In a worn-down Frederiksberg basement situated about a hundred meters from the lakes in Copenhagen, artist Kåre Frang holds up a wooden baby puzzle against the wall. The small puzzle is one of two puzzles which together creates the basis for the artistic inspiration for the exhibition Landscapes of Doubt at Inter.pblc. Kåre is in the process of recreating the puzzles in an upscaled version, cutting and glueing together the wood, the piles of birch plywood making us reminisce about the furniture and play houses from our childhood institutions.
Measuring about 170 x 120 cm the works are almost human-scale, placing themselves between formal aesthetic categories; contemporary sculpture, traditional landscape painting and Sixties’ pop art. Similar to the baby puzzles (that Kåre has collected for years), the pieces of the puzzles are missing, leaving large contoured gaps in the caricatured landscape of the farm and jungle tableaux. More than the symbolic act of showcasing an incomplete puzzle, the size, the artistic refinement (notice the impasto of the oil paint) and most importantly the resemblance to information boards, complete with drip cap, thumbtacks and traces from staplers, the works become multi-layered narratives talking about the precarity of the world, about our distorted relation to information and planning (especially in a post-covid context) - and not least about the phenomenology of, not only, the aesthetic experience, but of the human experience; how we meet, perceive and navigate in the world.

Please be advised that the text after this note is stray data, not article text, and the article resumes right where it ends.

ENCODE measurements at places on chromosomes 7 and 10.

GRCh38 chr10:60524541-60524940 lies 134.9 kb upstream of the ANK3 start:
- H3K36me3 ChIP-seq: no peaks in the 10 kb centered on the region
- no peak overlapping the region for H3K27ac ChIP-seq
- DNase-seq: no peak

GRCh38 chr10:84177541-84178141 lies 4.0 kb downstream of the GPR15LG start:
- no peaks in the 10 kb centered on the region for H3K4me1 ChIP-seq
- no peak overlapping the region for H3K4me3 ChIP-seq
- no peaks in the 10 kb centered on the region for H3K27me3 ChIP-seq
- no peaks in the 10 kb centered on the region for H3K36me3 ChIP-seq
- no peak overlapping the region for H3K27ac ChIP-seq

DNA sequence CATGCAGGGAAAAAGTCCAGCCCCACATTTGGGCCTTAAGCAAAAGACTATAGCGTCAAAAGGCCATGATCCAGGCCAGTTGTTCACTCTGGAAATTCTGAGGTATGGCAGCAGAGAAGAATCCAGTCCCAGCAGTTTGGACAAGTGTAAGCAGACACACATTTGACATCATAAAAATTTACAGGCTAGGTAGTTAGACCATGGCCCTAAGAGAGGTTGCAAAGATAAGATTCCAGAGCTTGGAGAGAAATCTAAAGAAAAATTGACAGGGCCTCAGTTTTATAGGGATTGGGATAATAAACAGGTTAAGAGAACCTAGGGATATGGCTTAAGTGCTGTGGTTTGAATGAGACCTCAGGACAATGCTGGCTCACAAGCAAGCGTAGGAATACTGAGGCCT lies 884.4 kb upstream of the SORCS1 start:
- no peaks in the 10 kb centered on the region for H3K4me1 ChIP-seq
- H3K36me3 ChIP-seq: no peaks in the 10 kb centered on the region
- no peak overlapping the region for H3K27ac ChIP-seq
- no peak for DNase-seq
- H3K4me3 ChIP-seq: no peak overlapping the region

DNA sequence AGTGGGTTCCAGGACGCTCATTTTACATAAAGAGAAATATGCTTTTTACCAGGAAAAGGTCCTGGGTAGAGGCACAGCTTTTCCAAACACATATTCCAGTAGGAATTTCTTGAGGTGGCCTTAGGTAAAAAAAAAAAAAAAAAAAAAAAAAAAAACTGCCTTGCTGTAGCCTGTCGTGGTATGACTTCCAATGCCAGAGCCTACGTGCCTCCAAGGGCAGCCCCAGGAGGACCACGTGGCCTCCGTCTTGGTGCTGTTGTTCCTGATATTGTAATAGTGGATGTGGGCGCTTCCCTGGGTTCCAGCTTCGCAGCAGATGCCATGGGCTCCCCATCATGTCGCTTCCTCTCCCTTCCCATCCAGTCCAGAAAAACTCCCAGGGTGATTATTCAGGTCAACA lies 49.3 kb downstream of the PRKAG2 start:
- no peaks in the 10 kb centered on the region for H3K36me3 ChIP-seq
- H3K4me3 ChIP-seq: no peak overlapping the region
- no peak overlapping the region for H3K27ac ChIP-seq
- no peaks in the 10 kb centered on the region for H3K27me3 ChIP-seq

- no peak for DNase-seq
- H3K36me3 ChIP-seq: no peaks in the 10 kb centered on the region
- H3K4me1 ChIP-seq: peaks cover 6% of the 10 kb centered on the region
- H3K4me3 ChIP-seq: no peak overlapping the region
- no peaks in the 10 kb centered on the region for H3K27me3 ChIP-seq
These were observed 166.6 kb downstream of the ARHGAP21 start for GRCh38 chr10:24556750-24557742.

Gazing upon Landscapes of Doubt, the way in which we introduce the world to children, and thereby reproduce norms and control actions, reveals itself. The elasticity of, and interconnections between, body, space, time, memory and fantasy are unveiled and it becomes clear that Landscapes of Doubt is just as much about what is there as it is about what is not. About the absence and frailty of things, about what is lost or still yet to come. Is this the landscape of the future - an excavated scenery where the void itself is our only witness of the past? Kåre draws on references to classical landscape painting, where nature becomes both autonomous in its own right as well as a symbolic repository of human cultural and political evolution, and the works thereby transcend themselves and point directly to what they are; landscapes of doubt.
The wood-cuts from the puzzle, representing what is now the negative space on the works’ surface, lay on the studio floor used as palets for the paint, underlining that even in the chaos of things, everything is tied together - connected even if brittle. It is late in the day and we need to say goodbye in order for Kåre to finish his work, including producing news works for another solo exhibition also opening in March. The parallel to the precarity of the artists’ existence is striking and it becomes almost symbolic when we both loose balance on the ramp outside his studio, as we hug each other goodbye.
Text by Nanna Balslev Strøjer, Photography by André Hansen. All images copyright and courtesy of the artist and inter.pblc